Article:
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  • Last word

    I can't help it this time but I just had a really good laugh.

    This quote from our new member, CaptainEqs is what did it.

    He tries to prove his point with a book published in 1953 (a time when most aircraft then in the air were made with FABRIC and WOOD), then he disputes the very same company which wrote that book when they list 6061 as an "aerospace aluminum" on their website.
    I guess that pretty well settles how much he knows about aircraft, never mind what they are built with.

    That is my last word.
    Free software for calculating bolt circles and similar: Click Here

  • #2
    Yea. Remembering WW II very well I had to laugh at that too.
    ...lew...

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    • #3
      Who cares if the HSM typically learns that some 2xxx and 7xxx aluminums might be referred to as "aircraft aluminum," regardless of what some parts of planes are made out of.

      I want to know what is considered "aircraft wood".

      Edit: Actually, aircraft fabric is probably more interesting nowadays. I saw something that said the plane upholstery industry is extremely cut-throat, since weight savings can be tremendous.
      Last edited by Ryobiguy; 02-18-2008, 12:58 PM.

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      • #4
        ...............never mind, I really don't wanna' go there....................................
        Last edited by smiller6912; 02-18-2008, 02:58 PM.
        "Those who hammer their guns into plows will plow for those who do not."~ Thomas Jefferson

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        • #5
          "...aircraft wood.." ?
          Well if the name of Howard Hughes' experimental plane is an indication, it must be spruce.
          Lynn (Huntsville, AL)

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          • #6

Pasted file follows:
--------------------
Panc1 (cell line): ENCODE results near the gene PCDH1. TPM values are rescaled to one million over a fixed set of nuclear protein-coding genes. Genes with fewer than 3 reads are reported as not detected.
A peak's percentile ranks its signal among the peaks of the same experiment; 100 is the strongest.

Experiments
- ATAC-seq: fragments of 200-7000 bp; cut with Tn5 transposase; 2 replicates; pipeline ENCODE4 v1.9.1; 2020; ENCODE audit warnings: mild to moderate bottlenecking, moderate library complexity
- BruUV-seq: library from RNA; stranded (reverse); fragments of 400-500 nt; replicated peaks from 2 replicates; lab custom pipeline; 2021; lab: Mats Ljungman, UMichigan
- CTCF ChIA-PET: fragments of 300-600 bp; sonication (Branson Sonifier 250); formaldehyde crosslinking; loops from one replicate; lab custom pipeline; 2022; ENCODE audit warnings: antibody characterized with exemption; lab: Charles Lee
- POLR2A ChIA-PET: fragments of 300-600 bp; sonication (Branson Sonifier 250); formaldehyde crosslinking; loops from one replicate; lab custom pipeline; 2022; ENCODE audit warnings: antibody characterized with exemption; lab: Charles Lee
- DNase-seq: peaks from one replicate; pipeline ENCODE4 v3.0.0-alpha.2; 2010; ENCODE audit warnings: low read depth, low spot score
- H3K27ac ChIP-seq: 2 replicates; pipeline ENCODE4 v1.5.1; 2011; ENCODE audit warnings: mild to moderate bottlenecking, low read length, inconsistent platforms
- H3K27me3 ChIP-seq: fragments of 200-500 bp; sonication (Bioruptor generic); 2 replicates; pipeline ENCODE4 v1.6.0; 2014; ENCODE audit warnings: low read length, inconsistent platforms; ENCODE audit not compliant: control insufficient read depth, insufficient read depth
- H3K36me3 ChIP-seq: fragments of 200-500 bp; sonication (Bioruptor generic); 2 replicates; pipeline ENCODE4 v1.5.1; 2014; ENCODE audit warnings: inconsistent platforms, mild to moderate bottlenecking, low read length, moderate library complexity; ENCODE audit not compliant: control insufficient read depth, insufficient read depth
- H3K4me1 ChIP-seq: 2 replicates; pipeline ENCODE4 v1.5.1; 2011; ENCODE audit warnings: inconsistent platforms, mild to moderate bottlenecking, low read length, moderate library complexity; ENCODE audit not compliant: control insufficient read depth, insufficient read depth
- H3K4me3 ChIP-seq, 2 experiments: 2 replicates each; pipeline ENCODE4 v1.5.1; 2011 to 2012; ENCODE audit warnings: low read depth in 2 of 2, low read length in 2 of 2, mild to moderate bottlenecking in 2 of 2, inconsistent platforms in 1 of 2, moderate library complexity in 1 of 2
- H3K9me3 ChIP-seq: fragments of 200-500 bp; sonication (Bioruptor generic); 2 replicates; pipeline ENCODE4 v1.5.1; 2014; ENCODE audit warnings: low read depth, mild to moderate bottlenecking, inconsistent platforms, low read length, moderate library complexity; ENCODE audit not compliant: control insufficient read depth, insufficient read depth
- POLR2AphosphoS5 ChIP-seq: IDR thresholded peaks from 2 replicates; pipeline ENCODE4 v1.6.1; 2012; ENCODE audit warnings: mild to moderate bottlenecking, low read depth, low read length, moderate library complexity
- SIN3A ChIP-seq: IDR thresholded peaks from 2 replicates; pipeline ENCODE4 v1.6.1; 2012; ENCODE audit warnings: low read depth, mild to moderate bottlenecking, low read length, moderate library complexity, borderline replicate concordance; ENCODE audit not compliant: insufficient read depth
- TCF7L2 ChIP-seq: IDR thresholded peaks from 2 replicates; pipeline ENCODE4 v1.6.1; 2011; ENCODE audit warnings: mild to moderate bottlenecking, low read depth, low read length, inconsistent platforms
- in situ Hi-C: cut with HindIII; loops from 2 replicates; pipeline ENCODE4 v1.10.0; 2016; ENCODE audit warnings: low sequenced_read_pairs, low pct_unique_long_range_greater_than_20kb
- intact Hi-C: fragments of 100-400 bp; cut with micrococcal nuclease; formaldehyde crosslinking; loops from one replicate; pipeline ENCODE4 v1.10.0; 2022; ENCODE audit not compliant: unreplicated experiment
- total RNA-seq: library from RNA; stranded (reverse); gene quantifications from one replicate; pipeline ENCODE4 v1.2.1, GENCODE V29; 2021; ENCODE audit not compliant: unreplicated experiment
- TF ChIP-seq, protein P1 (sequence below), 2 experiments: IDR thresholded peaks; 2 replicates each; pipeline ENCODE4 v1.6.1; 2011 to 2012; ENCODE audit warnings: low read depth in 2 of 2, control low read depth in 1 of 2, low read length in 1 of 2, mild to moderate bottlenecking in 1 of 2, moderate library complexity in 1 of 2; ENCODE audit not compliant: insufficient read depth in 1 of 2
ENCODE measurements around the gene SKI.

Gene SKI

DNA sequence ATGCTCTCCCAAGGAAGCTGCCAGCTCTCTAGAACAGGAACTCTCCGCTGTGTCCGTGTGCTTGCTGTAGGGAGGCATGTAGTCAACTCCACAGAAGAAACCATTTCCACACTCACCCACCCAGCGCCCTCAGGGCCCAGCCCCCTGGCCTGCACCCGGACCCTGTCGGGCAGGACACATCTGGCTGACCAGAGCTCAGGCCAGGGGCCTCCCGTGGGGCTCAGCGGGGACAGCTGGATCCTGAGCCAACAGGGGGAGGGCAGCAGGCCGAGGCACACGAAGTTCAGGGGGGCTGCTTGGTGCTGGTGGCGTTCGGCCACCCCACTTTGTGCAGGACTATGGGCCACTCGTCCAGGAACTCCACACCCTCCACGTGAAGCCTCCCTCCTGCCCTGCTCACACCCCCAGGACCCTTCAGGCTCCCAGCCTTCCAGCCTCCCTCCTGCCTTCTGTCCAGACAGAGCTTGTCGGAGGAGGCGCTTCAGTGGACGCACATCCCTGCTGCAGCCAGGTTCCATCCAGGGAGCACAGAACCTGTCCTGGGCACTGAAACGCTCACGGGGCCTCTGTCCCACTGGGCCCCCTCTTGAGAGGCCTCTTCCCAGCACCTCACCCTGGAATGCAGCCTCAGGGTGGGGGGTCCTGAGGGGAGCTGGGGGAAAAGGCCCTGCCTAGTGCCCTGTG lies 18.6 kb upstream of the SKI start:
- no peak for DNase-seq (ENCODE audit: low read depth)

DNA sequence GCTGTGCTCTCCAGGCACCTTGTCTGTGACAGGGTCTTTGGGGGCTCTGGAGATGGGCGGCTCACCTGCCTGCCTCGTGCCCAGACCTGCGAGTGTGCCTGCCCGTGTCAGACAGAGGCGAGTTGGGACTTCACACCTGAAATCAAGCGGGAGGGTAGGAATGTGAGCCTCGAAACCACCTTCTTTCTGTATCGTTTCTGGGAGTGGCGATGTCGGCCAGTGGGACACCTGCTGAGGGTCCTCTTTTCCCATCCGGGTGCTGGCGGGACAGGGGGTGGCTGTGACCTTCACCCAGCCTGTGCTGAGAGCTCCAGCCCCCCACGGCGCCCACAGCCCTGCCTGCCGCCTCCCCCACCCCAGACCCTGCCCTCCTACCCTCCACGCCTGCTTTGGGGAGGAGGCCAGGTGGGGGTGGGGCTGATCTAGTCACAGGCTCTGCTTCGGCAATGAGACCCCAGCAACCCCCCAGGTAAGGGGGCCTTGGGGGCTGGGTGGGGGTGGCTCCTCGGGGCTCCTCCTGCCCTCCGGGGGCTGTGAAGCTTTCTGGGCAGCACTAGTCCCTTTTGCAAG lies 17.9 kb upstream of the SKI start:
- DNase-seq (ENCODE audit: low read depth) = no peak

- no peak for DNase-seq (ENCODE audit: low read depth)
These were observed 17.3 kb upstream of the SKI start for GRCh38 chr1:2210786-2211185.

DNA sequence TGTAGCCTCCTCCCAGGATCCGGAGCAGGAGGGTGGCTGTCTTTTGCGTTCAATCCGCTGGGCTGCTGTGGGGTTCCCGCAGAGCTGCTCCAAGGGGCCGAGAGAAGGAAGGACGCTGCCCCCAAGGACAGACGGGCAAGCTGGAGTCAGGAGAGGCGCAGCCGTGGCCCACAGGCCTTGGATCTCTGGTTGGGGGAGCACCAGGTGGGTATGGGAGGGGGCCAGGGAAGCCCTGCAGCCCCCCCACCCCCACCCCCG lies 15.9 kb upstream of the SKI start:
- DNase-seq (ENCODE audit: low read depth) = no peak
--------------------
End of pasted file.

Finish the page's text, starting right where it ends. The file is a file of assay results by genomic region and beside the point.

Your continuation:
You opened a whole new thread after Neill locked the last one, just so you could get the Last Word?
            "Twenty years from now you will be more disappointed by the things that you didn't do than by the ones you did."

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            • #7
              Of course he did,How long have you been here?

              It's nothing I wouldn't have done.

              But While we are on the subject of IDIOTS, I am subbing today for another teacher who I do respect.
              Keep in mind this is getting to wards the end of the quarter, He has been in a beginning Machine shop class for 8 weeks, 2 days per week, 3 hours per day.

              And he still couldn't read a caliper!

              Till today, I took Him aside and we did caliper training for 2 hours,Man was he pissed he couldn't work on a machine.

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              • #8
                Deleted. Never mind, probably a good one to stay out of.
                Last edited by rantbot; 02-18-2008, 02:41 PM.

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                • #9
                  How can a guy last 8 weeks in a machine shop course and not read the calipers? Seems it would be hard to complete any projects.